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Excerpt from The Light

Editing and revising The Light, it’s interesting to see how the arguments of the day find themselves in the mouths of my characters.  One that was dear to the hearts of the Quakers who form the central figures in this story, and which, with our knowledge of what was to come later in history, is that of slavery.

“The sheer, unmitigated gall of that man, who styles himself as the ruler of all Englishmen.   He is not fit to rule a chamber pot, much less these colonies!  Submit or triumph, says he?  Well, I for one know which I believe it will be.  How will an independent Republic on these shores strike him, one which answers not to his dominion, but which may at some date in the future deign to have relations with him for the sake of trade alone?”

“I fear that he will find out, William, if he does not repeal these intolerable acts.  These Colonies have been stretched to the breaking point by his disregard for our position in his empire.  What will happen if he persists in these provocations fills me with unease for the future.”

Shaking his head, Robert continued, “Can these Colonies indeed form a nation independent of the protection of Britain?”  He paused for a moment, then plunged on with his thought, come what may of his neighbor’s untested position in the question he was moved to raise.  “Can we indeed form a nation at all, when half of the self-styled ‘states’ tolerate and support the abomination of one man claiming ownership over another?   How can any nation claim to have a foundation in liberty while tolerating such a practice within its borders?”

William nodded thoughtfully.  “‘Tis a problem, Robert, though one that we may be able to leave for some future generation to face, with the greater wisdom of their time.”

Robert replied, “I think not, William.  If thou witnessed a man robbing someone, wouldst thou turn aside, and leave it to someone else to stop the thief?  Or wouldst thou apprehend him and see justice done as swiftly as possible?  And how much worse is it to steal a man’s whole life than a loaf of bread?”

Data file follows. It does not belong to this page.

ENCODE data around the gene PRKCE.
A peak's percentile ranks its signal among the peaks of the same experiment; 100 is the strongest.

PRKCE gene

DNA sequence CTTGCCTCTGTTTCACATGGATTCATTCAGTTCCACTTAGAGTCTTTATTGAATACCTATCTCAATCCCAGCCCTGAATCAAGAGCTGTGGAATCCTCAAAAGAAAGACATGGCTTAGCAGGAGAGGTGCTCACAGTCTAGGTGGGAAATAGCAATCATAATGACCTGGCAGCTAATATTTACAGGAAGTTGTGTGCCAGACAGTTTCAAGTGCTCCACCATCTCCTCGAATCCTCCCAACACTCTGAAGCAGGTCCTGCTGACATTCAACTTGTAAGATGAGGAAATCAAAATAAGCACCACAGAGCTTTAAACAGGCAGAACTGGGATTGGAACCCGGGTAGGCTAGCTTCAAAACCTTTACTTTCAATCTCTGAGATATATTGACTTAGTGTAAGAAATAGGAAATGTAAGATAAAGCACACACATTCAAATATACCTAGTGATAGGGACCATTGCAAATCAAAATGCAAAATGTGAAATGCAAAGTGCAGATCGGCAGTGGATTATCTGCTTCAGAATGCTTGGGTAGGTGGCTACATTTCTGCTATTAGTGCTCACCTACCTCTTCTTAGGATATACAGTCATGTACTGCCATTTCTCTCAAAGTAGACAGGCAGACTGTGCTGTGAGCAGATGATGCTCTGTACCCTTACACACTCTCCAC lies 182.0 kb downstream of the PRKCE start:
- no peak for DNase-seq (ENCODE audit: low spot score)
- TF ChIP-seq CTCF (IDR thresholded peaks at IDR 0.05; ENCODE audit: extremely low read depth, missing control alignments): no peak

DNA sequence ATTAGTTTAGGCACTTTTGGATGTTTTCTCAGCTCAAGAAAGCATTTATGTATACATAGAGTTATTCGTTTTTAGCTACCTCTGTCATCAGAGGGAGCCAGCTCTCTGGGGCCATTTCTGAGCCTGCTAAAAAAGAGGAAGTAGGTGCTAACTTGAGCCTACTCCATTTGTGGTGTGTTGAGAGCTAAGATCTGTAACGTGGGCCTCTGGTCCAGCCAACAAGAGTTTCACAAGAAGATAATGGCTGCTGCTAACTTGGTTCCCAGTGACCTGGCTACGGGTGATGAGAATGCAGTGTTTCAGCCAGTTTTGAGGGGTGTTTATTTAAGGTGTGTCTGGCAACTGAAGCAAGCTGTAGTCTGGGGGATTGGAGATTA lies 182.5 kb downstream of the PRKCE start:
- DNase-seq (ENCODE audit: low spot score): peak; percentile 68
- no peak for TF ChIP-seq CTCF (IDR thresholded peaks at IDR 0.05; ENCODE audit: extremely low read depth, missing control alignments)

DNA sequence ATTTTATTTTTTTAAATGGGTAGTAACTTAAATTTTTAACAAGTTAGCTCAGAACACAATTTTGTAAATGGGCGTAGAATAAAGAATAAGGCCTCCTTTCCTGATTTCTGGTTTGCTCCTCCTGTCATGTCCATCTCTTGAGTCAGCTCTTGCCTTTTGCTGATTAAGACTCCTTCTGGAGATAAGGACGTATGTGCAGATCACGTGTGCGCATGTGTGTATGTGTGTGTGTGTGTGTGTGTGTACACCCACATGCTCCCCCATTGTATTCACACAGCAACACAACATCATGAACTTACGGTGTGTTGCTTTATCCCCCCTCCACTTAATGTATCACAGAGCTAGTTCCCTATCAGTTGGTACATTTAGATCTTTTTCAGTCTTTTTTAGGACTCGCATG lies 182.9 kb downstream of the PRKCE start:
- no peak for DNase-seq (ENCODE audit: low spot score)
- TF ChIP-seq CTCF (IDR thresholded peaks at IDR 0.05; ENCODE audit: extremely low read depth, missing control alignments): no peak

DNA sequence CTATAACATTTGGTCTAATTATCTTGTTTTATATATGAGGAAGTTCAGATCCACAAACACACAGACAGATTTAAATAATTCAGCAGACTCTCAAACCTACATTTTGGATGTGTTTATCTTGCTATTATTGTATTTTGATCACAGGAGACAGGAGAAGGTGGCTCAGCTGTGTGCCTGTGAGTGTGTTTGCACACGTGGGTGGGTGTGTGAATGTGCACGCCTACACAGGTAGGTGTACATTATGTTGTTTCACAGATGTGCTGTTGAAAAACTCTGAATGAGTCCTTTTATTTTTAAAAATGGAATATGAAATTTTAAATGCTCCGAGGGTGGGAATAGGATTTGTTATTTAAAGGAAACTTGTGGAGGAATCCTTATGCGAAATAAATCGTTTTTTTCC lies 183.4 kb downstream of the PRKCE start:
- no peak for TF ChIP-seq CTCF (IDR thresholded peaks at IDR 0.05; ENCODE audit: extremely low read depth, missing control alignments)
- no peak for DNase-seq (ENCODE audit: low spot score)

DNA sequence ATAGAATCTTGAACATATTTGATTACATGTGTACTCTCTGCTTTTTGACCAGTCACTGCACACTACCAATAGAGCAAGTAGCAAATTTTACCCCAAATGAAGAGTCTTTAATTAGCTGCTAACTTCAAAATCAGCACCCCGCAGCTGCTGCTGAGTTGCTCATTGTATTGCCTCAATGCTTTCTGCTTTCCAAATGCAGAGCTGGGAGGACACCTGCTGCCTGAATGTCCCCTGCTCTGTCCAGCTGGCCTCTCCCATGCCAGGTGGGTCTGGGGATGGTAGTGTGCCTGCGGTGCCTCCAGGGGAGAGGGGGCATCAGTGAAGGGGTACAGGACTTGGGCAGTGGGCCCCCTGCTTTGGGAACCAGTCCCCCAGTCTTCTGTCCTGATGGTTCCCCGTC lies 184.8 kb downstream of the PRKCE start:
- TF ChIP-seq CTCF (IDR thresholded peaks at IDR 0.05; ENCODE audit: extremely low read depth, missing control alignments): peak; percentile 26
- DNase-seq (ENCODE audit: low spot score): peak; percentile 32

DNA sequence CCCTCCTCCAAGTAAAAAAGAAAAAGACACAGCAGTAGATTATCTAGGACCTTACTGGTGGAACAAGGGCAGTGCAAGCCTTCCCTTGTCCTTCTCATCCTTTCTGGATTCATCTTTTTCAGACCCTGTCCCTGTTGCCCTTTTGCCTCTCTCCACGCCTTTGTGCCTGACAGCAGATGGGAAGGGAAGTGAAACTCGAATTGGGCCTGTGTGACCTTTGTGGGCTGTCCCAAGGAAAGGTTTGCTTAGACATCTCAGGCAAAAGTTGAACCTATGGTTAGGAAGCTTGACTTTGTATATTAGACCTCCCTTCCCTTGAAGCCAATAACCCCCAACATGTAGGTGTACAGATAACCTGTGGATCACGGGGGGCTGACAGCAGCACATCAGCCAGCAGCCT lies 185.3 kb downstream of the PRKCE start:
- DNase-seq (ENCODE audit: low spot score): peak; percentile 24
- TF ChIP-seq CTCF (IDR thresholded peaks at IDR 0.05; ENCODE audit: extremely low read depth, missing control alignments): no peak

The older man was taken aback at the vehemence of Robert’s tone, but paused a long moment before responding.  “And if the law said that the thief were justified in taking that loaf of bread, how then would you propose to address that injustice?”

Robert raised his finger pedantically.  “Ah, but dear neighbor, if we are to form a new nation, might we not have the opportunity to enshrine true justice in the laws of that nation?”

William’s eyes narrowed in thought.  “Indeed such laws might well be possible, but would they be practical?  Will not the thief resort to violence against a citizen who attempts to restrain him?  I fear that the same would be the outcome should these colonies attempt to enforce justice in this matter.”

“So shall we just permit injustice to live among us, because we fear those who commit those injustices?  Is that any basis for a nation of virtue?”

“We shall be, as we are now, a nation of humans, Robert, in all our imperfections and glory, regardless of what high ideals we may subscribe to.  I agree with you that slavery is an abomination, and indeed, like you, I would see it abolished throughout these colonies tomorrow, were I granted that power.  But I know, too, that virtue and reality do not always get along in this world of sin.”

Robert sighed.  “I do understand what thou art saying, William, but this is not a matter of mere expediency.  Hast thou ever seen these miserable people working in bondage?  When I started as an apprentice to George at the smithy, he held a slave to work in the shop, primarily employed at the forge, keeping the bellows.  This man worked harder than any other three men I’ve met, and when I spoke with him, and asked him how he could possibly work so hard, he just smiled and said that George was the easiest master he’d ever known, and he was glad to be here.”

Robert looked William in the eye, staring hard at him for a moment before continuing, “William, this man owed nothing of his own, not even the clothes upon his back.  He could be sold like a steer or whipped like a dog, and nobody would raise a hand in his defense… and this was the best life he had ever known?  I shudder to think of what his brethren in the southern colonies endure.”

William regarded Robert, his lips pursed in thought.  Finally, he shook his head slowly, saying “I agree with you, Robert, but I do not see how we can solve this problem today, you and I.   We can but pray for wisdom among those who are charged with the responsibility of weighing such matters.”